This experiment is part 3 in my series on lead aprons and will show that the average lead apron we use to protect ourselves and our patient’s are supposed to protect against scatter radiation only. You will quickly see why these aprons should never be put in a primary beam.
This experiment will be the second in a series about lead aprons. As you may recall from the last Significant Experiment; there was never a point that the .25 was better than the .375 or that the .375 was better than the .5. But the ion chamber was placed less
A few years ago I was in charge of choosing and purchasing the lead aprons used in our radiology department. We had one main vendor we used so I contacted them about getting a bunch of front sided and wrap around aprons as well as half shields of different sizes.
For quite a while I’ve heard about techs in some states who actually hold the IR for exposures, especially on cross table work. All I can say about this is: DON”T DO IT – EVER!!! The radiation dose you’ll get holding the IR is extreme. Obviously the more mAs that’s used the more scatter that’s created.
Back in March I wrote a blog about grid cut-off in the digital world. It explained things, but in a 1 page article there wasn’t room to put in the images and photos needed to really prove the points I was making. Here I have all the space I need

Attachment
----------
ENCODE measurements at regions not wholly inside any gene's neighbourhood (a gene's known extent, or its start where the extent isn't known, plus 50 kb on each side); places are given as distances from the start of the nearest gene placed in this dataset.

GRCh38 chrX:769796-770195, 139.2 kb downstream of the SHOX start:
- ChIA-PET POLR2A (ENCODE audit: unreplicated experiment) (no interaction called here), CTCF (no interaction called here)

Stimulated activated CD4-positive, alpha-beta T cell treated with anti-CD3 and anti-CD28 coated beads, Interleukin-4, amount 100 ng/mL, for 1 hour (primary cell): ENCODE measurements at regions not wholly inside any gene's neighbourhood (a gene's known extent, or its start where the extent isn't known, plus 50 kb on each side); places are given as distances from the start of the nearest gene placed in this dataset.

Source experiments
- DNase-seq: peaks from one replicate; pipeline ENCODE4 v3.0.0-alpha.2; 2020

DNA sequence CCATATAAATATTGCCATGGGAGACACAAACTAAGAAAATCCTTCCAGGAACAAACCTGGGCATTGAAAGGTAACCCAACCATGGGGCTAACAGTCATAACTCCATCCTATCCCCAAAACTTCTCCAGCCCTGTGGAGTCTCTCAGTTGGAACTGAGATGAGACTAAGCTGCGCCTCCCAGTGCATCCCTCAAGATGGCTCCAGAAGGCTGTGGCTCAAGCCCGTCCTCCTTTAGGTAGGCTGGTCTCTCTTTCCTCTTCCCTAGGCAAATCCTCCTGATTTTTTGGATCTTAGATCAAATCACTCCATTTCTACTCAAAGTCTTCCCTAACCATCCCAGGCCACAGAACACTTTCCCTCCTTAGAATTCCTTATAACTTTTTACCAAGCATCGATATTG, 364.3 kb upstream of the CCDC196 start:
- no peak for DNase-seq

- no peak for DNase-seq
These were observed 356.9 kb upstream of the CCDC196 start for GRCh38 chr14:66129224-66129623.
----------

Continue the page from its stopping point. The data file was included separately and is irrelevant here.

A while back I started to wonder about how much dose actually occurred in the middle of the body (the Midline Dose). My good old trusty FLUKE dosimeter and 150cc ion chamber could easily tell me the entrance and exit doses but I couldn’t figure out a way to get
This whole project began when we tried to prove if a patient should be shielded in the front or the back for a PA chest x-ray. I decided to test this out using an 8×10 CR cassette that I would run at 1200 speed, making it extremely sensitive to any
Without a phantom it is almost impossible to see how easy it is to over-radiate a patient and still have a perfect (or at least very passable) image. I have now been able to use my skull phantom on nine different manufacturers to discover how much mAs can be used
Recently I attended a lecture where an educator’s student had held a CR cassette in front of his chest (he was wearing a full lead apron) while he made an exposure during a PCXR. Although he was a good 10 feet from the patient, the bones in his hand were